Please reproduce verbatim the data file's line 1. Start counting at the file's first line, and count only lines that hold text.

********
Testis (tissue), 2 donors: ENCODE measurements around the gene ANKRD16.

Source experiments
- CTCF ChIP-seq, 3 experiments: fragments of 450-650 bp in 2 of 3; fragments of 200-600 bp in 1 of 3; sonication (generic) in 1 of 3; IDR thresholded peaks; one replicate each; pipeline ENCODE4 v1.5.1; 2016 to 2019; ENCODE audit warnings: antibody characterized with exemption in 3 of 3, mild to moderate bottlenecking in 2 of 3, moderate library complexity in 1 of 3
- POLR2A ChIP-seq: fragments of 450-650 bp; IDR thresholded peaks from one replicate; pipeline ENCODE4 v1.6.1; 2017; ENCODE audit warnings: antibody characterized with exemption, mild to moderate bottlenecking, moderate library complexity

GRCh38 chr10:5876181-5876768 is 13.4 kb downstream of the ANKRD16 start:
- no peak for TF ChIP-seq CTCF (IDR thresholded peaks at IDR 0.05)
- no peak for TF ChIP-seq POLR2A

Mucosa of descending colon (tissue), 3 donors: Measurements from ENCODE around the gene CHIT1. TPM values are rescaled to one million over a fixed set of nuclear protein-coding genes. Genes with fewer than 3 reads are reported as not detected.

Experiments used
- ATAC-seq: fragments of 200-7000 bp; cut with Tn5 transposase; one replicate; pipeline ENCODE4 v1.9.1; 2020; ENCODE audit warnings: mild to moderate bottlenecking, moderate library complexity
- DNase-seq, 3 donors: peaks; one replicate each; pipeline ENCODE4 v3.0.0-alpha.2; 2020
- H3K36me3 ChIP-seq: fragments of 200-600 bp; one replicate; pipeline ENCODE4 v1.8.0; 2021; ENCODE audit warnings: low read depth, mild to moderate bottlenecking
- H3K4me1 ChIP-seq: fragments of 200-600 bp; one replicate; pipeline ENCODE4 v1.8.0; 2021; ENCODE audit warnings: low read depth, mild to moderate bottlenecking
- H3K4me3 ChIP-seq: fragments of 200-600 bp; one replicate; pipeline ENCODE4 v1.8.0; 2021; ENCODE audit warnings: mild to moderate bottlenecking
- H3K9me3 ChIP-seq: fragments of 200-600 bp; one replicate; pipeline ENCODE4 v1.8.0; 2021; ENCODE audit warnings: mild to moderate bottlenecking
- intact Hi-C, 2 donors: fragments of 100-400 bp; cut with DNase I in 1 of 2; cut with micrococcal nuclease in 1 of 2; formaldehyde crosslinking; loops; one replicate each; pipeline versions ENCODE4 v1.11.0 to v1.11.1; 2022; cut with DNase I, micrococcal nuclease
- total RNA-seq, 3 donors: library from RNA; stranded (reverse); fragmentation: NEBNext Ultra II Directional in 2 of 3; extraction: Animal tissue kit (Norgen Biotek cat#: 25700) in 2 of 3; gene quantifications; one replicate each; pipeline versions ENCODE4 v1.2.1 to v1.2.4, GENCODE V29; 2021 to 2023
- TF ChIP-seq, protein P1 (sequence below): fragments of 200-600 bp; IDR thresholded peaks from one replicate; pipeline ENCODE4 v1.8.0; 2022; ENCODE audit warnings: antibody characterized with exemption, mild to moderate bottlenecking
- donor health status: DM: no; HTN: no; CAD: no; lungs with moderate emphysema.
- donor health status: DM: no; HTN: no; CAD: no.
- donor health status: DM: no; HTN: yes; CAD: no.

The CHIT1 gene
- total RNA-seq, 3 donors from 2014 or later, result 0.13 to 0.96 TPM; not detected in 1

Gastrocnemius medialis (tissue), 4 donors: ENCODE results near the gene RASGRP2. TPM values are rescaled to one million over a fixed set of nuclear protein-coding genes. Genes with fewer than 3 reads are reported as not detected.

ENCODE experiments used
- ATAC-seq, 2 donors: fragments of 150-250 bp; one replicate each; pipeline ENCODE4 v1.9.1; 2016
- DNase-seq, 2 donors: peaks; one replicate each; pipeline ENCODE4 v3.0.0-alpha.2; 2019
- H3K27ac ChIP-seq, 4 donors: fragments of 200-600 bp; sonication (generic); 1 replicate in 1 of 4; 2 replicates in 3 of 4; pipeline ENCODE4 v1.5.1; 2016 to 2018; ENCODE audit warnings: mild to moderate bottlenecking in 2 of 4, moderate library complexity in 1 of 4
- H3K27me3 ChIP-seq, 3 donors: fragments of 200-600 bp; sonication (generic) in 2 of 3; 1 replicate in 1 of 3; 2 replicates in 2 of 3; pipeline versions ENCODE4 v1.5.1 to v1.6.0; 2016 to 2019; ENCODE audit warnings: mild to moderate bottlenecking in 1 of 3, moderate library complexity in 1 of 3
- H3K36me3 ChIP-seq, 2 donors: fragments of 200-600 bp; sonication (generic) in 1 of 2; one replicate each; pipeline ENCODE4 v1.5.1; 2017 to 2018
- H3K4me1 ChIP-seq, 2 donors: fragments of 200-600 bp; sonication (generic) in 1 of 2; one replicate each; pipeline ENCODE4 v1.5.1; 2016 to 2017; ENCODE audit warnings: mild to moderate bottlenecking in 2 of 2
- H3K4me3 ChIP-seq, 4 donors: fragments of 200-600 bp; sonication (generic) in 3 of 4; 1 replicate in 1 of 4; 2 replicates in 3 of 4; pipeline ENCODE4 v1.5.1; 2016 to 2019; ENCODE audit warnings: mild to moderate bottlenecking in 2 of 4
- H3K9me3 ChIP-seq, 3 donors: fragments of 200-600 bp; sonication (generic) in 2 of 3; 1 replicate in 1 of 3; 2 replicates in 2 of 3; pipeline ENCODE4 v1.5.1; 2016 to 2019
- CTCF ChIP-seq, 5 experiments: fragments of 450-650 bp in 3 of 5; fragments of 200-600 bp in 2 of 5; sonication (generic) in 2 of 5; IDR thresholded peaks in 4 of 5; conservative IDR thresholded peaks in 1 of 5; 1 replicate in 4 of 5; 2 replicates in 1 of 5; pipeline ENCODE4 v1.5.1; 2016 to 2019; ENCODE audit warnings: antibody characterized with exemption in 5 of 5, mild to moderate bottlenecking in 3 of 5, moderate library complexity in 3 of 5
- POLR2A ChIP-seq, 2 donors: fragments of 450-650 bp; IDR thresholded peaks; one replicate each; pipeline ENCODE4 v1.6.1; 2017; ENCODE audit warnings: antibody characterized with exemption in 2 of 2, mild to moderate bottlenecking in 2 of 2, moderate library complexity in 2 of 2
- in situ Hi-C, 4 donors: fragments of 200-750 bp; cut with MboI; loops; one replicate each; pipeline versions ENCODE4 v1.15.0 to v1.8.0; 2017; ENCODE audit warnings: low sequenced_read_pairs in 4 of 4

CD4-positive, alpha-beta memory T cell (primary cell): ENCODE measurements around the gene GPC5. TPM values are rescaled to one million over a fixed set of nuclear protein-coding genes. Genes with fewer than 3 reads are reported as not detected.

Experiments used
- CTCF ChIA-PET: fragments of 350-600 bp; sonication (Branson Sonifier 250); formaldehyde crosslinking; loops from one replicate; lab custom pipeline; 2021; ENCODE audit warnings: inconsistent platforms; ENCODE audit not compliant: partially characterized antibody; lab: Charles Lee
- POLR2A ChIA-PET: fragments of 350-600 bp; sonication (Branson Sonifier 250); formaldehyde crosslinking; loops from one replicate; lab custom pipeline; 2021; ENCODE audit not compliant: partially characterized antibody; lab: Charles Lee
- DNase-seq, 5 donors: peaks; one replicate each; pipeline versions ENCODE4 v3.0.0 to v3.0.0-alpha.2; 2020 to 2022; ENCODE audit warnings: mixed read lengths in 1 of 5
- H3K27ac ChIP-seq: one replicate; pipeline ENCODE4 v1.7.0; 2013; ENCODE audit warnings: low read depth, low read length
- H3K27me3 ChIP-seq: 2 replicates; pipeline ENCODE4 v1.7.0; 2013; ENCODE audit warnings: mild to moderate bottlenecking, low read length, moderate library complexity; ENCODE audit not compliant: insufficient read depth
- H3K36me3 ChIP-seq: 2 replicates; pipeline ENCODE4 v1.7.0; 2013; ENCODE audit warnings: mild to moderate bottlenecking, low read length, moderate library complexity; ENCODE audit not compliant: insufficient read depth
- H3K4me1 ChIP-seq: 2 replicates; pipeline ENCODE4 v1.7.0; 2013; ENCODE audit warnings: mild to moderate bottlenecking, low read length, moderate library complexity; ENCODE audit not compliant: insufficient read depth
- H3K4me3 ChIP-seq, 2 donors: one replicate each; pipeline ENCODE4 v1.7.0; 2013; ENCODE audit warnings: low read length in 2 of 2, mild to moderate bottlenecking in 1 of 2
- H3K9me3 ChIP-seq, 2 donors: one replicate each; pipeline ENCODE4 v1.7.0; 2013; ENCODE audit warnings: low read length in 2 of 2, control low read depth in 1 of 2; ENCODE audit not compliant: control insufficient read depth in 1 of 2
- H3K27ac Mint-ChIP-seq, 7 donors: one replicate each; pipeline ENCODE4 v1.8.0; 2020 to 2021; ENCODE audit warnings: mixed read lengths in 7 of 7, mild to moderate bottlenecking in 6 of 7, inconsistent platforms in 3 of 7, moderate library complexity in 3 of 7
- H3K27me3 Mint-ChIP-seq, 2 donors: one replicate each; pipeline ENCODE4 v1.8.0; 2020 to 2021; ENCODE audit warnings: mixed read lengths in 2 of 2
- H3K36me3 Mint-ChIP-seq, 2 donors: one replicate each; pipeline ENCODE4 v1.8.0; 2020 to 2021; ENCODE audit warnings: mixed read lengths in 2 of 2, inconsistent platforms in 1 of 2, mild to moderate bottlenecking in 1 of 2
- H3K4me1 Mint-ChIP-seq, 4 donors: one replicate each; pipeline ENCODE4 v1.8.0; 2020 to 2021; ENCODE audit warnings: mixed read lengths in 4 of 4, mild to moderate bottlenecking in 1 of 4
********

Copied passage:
Testis (tissue), 2 donors: ENCODE measurements around the gene ANKRD16.